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Nebraska to mark Indigenous Peoples' Day with sculpture, flag dedications

Nebraska to mark Indigenous Peoples' Day with sculpture, flag dedications

Judi gaiashkibos is ready to celebrate on Monday.

The day, now officially Indigenous Peoples’ Day in Nebraska, is the culmination of a lifetime of work toward giving Native Americans visibility and honor, she said.

“It really is a celebratory day,” said gaiashkibos, executive director of the Nebraska Commission on Indian Affairs. “It’s something I’m very proud of. It’s very meaningful for me, for all tribal people, for our ancestors, those that came before us and those that will come in the future.”

Judi gaiashkibos

gaiashkibos

Last year, the Legislature approved a bill by State Sen. Patty Pansing Brooks of Lincoln establishing the holiday.

President Joe Biden on Friday issued the first-ever presidential proclamation of Indigenous Peoples’ Day, lending a significant boost to efforts to refocus the federal holiday celebrating Christopher Columbus toward an appreciation of Native peoples. The day will be observed on Monday, along with Columbus Day, which is established by Congress.

Several events are planned in Lincoln to mark the occasion. The day kicks off at 9 a.m. with a tribal flag dedication in the Nebraska State Capitol.

The flags of four federally recognized Nebraska tribes — Omaha, Ponca, Santee Sioux and Winnebago — will be placed in the Warner Chamber on the second floor of the Capitol building.

In addition, 27 flags from tribes with historic connections to Nebraska will be placed in the chamber on the 14th floor, gaiashkibos said.

The Winnebago Tribe of Nebraska will perform a dance and drumming exhibition following the ceremony.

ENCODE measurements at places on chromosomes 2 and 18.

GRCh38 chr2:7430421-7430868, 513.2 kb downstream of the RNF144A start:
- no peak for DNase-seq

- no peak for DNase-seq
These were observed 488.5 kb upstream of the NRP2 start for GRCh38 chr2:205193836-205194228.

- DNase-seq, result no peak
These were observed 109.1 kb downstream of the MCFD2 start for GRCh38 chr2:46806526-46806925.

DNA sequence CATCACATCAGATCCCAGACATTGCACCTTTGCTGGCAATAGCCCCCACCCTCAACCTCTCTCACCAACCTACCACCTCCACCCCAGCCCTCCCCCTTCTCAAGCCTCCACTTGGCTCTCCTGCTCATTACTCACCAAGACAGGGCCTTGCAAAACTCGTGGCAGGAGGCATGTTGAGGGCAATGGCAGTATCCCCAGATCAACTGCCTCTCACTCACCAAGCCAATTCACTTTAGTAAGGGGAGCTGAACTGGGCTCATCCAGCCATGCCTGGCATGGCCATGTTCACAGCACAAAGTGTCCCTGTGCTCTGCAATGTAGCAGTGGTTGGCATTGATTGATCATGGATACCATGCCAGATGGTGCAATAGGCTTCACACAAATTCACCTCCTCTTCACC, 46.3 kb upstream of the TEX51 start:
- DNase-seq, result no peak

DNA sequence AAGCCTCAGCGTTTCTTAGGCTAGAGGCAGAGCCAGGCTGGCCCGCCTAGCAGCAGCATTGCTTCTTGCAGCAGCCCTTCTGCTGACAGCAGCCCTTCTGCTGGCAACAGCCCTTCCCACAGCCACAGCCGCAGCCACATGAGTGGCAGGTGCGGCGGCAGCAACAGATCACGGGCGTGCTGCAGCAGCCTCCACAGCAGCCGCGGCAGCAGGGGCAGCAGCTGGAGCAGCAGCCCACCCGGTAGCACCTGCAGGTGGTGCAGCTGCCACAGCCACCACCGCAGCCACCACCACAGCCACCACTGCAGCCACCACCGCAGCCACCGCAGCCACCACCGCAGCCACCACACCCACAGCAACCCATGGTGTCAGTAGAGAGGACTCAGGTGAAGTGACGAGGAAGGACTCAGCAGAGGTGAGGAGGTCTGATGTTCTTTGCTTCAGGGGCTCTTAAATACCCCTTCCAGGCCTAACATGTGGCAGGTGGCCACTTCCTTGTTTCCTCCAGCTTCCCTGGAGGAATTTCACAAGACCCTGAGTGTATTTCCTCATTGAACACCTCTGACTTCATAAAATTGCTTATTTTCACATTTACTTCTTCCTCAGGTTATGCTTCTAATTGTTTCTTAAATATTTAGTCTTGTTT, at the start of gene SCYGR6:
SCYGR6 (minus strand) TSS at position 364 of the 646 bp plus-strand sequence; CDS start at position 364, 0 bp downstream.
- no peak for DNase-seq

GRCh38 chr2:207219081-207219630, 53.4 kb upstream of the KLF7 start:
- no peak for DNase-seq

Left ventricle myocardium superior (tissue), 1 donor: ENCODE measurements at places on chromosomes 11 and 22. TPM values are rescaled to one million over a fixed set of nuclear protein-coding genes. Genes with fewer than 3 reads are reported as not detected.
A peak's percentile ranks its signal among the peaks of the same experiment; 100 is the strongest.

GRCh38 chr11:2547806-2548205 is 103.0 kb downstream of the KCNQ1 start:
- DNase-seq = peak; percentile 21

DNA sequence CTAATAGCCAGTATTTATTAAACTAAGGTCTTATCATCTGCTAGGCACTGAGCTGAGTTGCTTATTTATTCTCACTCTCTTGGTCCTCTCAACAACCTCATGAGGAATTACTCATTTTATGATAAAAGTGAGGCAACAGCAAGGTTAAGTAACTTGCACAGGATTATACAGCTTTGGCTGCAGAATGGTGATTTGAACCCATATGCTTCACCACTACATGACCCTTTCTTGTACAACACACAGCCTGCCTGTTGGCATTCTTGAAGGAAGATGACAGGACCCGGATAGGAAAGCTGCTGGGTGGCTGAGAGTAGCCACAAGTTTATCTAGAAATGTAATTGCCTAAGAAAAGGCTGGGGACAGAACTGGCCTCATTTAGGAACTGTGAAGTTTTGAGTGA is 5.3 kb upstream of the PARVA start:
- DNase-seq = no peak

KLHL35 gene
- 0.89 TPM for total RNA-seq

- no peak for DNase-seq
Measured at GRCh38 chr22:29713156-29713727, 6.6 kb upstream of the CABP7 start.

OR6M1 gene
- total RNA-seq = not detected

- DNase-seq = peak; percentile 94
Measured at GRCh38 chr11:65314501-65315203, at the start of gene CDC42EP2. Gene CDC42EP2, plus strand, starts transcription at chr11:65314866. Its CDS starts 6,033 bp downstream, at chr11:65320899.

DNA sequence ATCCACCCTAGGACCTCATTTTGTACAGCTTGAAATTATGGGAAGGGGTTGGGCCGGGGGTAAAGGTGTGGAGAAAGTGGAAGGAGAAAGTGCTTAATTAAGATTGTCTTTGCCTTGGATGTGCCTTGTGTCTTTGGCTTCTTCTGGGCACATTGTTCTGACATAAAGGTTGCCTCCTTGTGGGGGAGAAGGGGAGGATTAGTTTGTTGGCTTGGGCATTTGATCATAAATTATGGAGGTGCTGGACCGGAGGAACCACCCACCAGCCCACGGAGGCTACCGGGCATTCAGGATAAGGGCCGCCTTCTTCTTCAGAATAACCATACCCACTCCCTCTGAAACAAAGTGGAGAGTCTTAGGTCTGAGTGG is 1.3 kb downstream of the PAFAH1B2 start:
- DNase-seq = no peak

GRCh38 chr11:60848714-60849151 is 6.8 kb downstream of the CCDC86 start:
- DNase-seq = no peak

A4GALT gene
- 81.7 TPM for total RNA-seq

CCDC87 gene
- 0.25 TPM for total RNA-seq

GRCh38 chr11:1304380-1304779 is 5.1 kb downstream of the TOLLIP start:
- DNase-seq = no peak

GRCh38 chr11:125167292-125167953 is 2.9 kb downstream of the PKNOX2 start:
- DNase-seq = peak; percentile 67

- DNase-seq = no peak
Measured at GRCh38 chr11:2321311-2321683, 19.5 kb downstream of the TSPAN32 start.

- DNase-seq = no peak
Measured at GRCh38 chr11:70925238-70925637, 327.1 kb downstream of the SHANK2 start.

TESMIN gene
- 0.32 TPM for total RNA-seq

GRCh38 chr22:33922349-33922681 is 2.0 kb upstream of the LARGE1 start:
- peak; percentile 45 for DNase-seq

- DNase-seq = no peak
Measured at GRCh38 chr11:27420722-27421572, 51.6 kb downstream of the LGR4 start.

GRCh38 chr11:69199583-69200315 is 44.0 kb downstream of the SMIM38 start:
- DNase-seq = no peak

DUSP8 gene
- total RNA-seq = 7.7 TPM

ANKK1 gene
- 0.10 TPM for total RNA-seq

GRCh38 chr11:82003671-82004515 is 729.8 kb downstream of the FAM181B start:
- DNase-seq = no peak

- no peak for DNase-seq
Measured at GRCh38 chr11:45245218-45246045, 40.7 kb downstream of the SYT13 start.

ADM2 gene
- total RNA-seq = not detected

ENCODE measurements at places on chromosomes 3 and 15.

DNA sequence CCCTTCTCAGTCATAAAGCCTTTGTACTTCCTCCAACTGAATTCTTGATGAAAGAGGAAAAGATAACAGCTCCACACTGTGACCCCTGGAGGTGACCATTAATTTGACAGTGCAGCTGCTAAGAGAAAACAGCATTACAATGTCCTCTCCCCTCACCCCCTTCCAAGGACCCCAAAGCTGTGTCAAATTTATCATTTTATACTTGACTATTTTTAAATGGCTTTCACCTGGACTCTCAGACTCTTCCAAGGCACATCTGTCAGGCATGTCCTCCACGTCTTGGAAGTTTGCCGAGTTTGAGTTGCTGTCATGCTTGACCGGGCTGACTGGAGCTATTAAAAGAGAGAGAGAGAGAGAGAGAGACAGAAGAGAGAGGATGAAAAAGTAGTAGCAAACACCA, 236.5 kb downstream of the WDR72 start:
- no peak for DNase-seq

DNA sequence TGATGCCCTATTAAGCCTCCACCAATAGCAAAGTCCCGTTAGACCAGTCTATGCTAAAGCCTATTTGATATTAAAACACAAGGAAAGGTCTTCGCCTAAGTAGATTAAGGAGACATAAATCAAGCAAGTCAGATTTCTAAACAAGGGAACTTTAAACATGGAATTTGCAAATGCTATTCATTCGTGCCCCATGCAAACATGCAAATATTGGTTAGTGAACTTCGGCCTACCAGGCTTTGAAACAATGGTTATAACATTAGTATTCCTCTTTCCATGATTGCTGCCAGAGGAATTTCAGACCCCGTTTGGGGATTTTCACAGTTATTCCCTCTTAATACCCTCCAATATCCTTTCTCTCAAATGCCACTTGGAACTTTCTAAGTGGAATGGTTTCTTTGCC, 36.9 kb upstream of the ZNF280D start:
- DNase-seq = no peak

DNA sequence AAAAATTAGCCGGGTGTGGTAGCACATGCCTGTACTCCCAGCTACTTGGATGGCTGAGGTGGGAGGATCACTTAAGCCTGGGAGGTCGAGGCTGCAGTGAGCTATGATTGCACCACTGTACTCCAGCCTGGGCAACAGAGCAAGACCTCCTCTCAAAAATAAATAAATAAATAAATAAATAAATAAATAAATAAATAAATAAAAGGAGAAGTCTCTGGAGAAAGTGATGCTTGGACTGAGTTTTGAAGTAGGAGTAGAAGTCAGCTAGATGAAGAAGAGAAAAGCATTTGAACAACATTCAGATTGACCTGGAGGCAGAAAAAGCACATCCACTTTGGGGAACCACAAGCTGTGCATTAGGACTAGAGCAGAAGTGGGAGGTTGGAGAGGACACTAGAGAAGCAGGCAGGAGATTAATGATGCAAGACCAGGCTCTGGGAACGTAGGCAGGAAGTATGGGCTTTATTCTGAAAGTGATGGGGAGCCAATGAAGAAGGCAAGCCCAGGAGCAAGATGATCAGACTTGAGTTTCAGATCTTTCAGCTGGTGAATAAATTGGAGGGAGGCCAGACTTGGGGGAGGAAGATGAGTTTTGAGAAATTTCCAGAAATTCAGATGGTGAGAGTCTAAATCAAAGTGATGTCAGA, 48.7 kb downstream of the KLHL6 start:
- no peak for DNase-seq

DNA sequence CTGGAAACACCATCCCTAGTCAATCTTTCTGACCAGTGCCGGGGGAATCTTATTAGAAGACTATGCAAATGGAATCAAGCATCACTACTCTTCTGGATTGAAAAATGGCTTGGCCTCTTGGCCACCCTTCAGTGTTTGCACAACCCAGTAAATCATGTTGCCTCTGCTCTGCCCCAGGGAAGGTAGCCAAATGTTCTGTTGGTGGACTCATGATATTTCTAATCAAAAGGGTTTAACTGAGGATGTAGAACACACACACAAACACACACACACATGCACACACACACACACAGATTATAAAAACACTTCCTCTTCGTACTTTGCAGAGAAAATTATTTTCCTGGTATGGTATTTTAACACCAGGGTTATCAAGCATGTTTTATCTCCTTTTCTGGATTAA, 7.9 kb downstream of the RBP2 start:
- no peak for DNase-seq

Sculpture

A sculpture of Susan La Flesche Picotte, the first Native American to earn a medical degree, will be dedicated on Lincoln’s Centennial Mall on Monday, the first officially recognized Indigenous Peoples’ Day in Nebraska.

At 11 a.m., a sculpture of Susan La Flesche Picotte, the first Native American to earn a medical degree, will be unveiled and dedicated on Heritage Plaza in Lincoln’s Centennial Mall. A similar dance and drum ceremony hosted by the Omaha Tribe will take place following the dedication.

For more information on the events, visit indianaffairs.state.ne.us.

“The bronze sculpture on the mall and the flags in the State Capitol are a testament to the fact that our people were here and they’re being acknowledged,” gaiashkibos said. “They’re no longer part of a dark history. They’re not invisible.”

Seeing the day of celebration come to fruition is bittersweet, gaiashkibos said, knowing that so many relatives and ancestors didn’t live to see it. But it’s a way to move forward and help with healing. For gaiashkibos, the whole day will be dedicated to those who lost their lives at the Genoa U.S. Indian Industrial School, a boarding school in Genoa, Nebraska.

It’s important, too, to remember the good things happening with local tribes, she said.

A member of the Ponca Tribe, gaiashkibos said she has been working on the day’s events 24/7. If she’s still “standing strong like Standing Bear” by the end of the day, she said, she’ll call it a win.

This report includes material from the Associated Press.


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